"Killing Pablo"

"Since nobody expected the Search Bloc to be looking for Zapata and, indeed, no one in the police department cared a great deal about catching him just then, Hugo and his two-man team spent days cruising alone in their white Mercedes van, far more exposed than they would have normally dared to be. [...] At one point, Hugo stayed for too long in one spot listening to one of Zapata's calls. A child on skates rolled up to the car and handed him a piece of paper. 'We know what you're doing,' it read. 'We know you are looking for Pablo. Either you leave or we're going to kill you.'" (Bowden 227)

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Last night I finished "Killing Pablo," an account of the pursuit of Colombian drug lord Pablo Escobar written by Mark Bowden of "Black Hawk Down" fame. It is a gripping story: people are pushed to the limits of human endurance and a government is brought to its knees by corrupting terror. For Pablo's great talent was combining corruption with terror: first he would offer a bribe to those whose help he requested. If they accepted, he owned them forever. If they refused, he would retaliate with violence, kidnapping and torturing family members, planting bombs outside public buildings, sending assassins all over the world to track those who had fled, until they were dead or acquiesced.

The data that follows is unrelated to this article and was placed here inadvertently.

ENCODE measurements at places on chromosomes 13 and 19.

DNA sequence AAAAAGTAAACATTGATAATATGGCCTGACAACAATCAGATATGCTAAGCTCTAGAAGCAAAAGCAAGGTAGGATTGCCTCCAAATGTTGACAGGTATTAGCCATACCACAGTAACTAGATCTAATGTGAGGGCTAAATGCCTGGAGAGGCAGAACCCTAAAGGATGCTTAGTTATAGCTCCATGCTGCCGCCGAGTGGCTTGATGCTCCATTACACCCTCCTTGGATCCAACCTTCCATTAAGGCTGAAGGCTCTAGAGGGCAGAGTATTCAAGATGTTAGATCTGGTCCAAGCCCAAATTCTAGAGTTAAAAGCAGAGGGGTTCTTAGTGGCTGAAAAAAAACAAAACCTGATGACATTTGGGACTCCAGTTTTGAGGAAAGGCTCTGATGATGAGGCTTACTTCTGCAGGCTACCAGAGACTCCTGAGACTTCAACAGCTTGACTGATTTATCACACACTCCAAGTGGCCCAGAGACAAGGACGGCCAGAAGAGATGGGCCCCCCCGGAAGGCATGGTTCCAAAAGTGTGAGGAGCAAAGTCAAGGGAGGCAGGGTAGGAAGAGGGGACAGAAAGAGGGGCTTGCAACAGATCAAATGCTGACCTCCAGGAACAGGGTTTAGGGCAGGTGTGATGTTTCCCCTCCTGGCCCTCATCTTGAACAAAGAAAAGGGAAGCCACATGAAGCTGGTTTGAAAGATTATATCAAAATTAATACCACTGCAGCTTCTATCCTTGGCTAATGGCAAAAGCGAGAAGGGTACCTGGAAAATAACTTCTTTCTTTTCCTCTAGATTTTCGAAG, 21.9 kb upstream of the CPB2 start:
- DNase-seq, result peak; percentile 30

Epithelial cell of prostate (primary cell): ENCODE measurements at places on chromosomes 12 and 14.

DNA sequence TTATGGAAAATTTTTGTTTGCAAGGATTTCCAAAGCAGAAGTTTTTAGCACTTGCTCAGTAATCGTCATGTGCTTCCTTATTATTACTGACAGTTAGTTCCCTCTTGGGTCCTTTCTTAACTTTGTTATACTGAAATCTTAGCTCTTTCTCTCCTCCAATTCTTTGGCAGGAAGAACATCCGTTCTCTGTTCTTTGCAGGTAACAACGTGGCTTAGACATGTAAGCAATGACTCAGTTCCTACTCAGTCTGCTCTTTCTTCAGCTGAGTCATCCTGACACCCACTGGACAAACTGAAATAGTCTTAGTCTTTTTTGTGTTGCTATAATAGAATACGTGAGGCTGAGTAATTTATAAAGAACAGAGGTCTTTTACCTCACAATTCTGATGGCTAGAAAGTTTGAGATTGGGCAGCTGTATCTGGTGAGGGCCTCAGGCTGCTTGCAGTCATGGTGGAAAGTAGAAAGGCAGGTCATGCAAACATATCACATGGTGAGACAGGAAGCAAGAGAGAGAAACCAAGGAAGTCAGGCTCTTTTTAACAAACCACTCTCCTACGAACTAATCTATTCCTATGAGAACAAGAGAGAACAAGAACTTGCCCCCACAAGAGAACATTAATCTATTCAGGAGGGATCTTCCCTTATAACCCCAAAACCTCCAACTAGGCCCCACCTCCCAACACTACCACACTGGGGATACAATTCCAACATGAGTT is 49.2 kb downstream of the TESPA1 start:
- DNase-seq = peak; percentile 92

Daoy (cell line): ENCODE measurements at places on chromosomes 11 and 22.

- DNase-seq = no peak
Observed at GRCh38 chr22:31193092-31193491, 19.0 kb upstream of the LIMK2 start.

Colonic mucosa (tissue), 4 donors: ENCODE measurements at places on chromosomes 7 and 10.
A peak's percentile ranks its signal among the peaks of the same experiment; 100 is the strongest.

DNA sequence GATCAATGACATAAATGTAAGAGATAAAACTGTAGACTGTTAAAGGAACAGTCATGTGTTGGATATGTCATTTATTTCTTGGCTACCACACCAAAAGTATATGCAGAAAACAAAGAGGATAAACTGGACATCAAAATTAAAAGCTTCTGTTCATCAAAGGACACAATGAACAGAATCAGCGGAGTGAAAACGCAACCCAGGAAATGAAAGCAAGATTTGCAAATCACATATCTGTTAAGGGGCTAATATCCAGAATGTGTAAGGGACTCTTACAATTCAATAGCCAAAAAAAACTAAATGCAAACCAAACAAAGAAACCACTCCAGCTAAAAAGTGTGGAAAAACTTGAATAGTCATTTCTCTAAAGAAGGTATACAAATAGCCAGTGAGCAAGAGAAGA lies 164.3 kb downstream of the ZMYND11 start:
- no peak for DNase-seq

I will never, I think, get used to the convention of popular history that allows the author to jump inside the consciousness of his historical subjects, narrating events through them. On the one hand, this device calls out "fiction" to me, and surely shouldn't be necessary to invoke a sense of immediacy or tension in a story as gripping as this. Do we all have to be video game first person shooters in a narrative to feel sympathy for those we are reading about?

On the other hand, the convention blurs the line between the sort of factuality, the sort of incontrovertible truth, that we associate with video or film proof, "what we see with our own eyes." When Bowden recounts the narratives of his protagonists (told to him in interviews) through their own eyes, it obscures the possibility that his interlocutors might be lying to him or blurring the truth. Bowden gives us a good idea of how murky and unstable Colombia was in this period, when both the American government and idealists throughout Colombia were willing to join forces with sub-legal death squads and rival cartels to find and kill Pablo Escobar. But sometimes he is too willing to trust those who were kind enough to give him interviews and look over the manuscript. Suddenly those whom he talked to emerge as beacons of virtue in a sea of corruption. And the book as a whole leaves us devastatingly certain (with a horror based on self-examination) that humanity is rarely that strong.

"Killing Pablo" (2001)
Mark Bowden

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